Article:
Noise cancellation is effective for continuous, low-frequency sounds such as engines and traffic. Its applications are limited because the noise source and the listener must always be in the same position for the effects to be experienced. Cancellation is not useful in the office because it can't address the variable and high-frequency nature of speech, or the movement of employees.

Noise-cancelling headphones, one of the most popular applications of noise-cancellation, are used to eliminate background sound. That makes surrounding conversations easier to hear.

Many people believe acoustic materials need to be installed prior to project completion. However, the LogiSon® Acoustic Network is easily installed in existing facilities, addressing acoustic problems without requiring a large-scale renovation. If needed, arrangements can be made with your LogiSon Representative to install the system outside regular working hours.

Sound masking can help create an open space that supports both individual focus work and interaction between employees. It can maintain acoustic control if employee density increases, or if the height of workstation partitions decreases.

Sound masking should be installed throughout your space. If the masking sound is present in one area and not in another, it will draw attention as occupants move about. Acoustic treatments of individual private offices or selected areas in an open plan are not recommended.

Conversations that require speech privacy usually take place in closed rooms. But air transfer components, poor door seals, gaps between the wall and ceiling, and breaks in the plenum barriers provide clear paths for overhearing these conversations in neighboring offices. Although the level of acoustic comfort experienced by employees in private offices is generally higher than those in cubicles, almost one third still feel workplace noise interferes with their ability to do their job. And many people keep the doors to their offices open. In this case, they can have less noise control than employees occupying cubicles.

When a meeting room is used for presentations or conversations, sound masking ensures the participants are not disturbed by outside office noise. However, they still need acoustic control – over the sound masking system's volume, for example. The LogiSon® Programmable Keypads give users the ability to adjust the masking and paging volumes, or mute them. This feature is particularly useful in rooms also used for video or teleconferencing, when the sound masking system must be turned down or off so it doesn't interfere with a microphone.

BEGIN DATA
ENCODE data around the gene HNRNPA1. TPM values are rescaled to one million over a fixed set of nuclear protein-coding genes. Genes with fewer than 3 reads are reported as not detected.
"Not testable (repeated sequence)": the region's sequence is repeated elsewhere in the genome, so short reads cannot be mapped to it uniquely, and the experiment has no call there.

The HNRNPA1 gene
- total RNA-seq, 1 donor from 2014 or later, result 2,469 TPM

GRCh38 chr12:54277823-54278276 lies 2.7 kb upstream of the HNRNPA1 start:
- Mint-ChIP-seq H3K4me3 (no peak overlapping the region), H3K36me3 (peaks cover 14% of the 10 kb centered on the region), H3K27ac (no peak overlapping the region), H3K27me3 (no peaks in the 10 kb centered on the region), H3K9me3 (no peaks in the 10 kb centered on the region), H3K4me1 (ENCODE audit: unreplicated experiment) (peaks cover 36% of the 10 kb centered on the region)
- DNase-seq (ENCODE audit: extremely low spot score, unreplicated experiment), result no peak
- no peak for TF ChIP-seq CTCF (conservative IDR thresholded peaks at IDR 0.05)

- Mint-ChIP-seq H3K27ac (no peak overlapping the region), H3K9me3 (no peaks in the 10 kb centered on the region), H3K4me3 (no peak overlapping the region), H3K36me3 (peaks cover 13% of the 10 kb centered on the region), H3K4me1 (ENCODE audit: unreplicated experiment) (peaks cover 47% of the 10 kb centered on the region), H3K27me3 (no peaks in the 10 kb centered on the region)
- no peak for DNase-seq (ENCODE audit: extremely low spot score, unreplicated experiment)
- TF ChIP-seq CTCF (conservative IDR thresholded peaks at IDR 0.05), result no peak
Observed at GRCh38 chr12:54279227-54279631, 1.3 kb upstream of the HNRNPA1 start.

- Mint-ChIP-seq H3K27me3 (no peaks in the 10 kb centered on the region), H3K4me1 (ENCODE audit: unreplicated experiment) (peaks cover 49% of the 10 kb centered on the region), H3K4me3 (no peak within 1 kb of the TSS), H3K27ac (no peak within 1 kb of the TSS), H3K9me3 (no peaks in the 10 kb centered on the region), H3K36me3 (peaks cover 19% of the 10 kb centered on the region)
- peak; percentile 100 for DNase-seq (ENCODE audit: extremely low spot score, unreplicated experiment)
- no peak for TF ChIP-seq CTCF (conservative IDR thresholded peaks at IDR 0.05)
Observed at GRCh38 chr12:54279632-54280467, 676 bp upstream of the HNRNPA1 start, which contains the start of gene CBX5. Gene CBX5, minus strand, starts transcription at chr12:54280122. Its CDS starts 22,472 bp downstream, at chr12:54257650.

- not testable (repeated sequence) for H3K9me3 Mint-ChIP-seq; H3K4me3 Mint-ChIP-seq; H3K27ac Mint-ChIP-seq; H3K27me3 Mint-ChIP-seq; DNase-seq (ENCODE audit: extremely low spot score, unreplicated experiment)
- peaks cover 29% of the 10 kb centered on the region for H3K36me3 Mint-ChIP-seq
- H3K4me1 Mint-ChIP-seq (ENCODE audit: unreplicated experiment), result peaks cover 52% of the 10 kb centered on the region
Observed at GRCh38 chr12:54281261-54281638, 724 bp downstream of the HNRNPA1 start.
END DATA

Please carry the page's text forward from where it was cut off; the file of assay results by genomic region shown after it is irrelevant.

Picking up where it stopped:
The background sound level in offices is often so low that voices carry over a distance of 30 to 50 feet (9 to 15 meters), or more. Sound masking dramatically reduces that distance. The exact distance is affected by office layout and any other resident acoustic treatments, but 15 to 20 feet (4.5 to 6 meters), or approximately 2 workstations, is a good expectation. It can be less.

Over shorter distances, sound masking may not prevent you hearing that someone is speaking, but it will prevent you from understanding what is being said. This is a key benefit, because understandable speech is the least private and causes the most distraction.

Yes. The acoustic comfort of your space before and after the introduction of sound masking can be measured using a sound analyzer. These measurements include volume, contour, spatial and temporal consistency, dynamic range, and speech privacy levels. All measurements and analysis should be provided by a qualified acoustical engineer.

Sound masking works because occupants come to consider it a natural feature of the space they're in. If the masking system is turned on and off, or the volume is often adjusted, it will call attention to the system, which could then become a distraction.

The LogiSon® Acoustic Network has a Timer Feature that can be programmed to gradually adjust the masking volume to match expected changes in activity levels throughout the day.

If you change your facility's layout, your LogiSon Representative should make the required changes to the masking sound. Properly altering the volume or frequency requires both training and specialized equipment.

You can alter other settings using any of the options the LogiSon Acoustic Network offers.

The LogiSon® Acoustic Network can be expanded or relocated with ease.

Locations such as airport lounges and members’ clubs, which are similar to open-plan office environments, can benefit. However, most restaurants are characterized by high background sound levels and a lot of echo. These issues should be addressed with absorptive materials.

Sound masking addresses noise problems caused by low background sound levels. Because industrial environments usually feature high background sound levels, introducing sound masking won't have an impact.

It is difficult to control outdoor noise. Sound masking systems aren't designed for installation in outdoor conditions and it is difficult to properly distribute the sound in such a setting. Physical barriers can be constructed, but may have a limited impact depending on the type of noise you need to address. Landscape designers recommend using water features, such as small fountains, to distract listeners.

If you feel your work environment is susceptible to noise or a lack of speech privacy, you can speak with your facility or department manager about your concerns.

If they would like to learn more about sound masking, suggest they read our Understanding Sound Masking brochure and use the LogiSon® ROI Calculator worksheet.

The LogiSon Acoustic Network is provided through an international network of distributors. They can answer questions concerning your local market, arrange a demonstration, and provide you with additional resources to aid in planning and decision-making.

First, we visit your facility to ensure the conditions required by the LogiSon® Acoustic Network are in place. We review paging, music and/or security requirements. You're encouraged to ask questions and better familiarize yourself with sound masking functions and benefits.

To properly design the LogiSon Acoustic Network, we require blueprints or CAD files of the reflected ceiling plan, the furniture layout, and the partition plan.

With this information in hand, we plan a custom installation, consulting contractors, designers and other trades as required.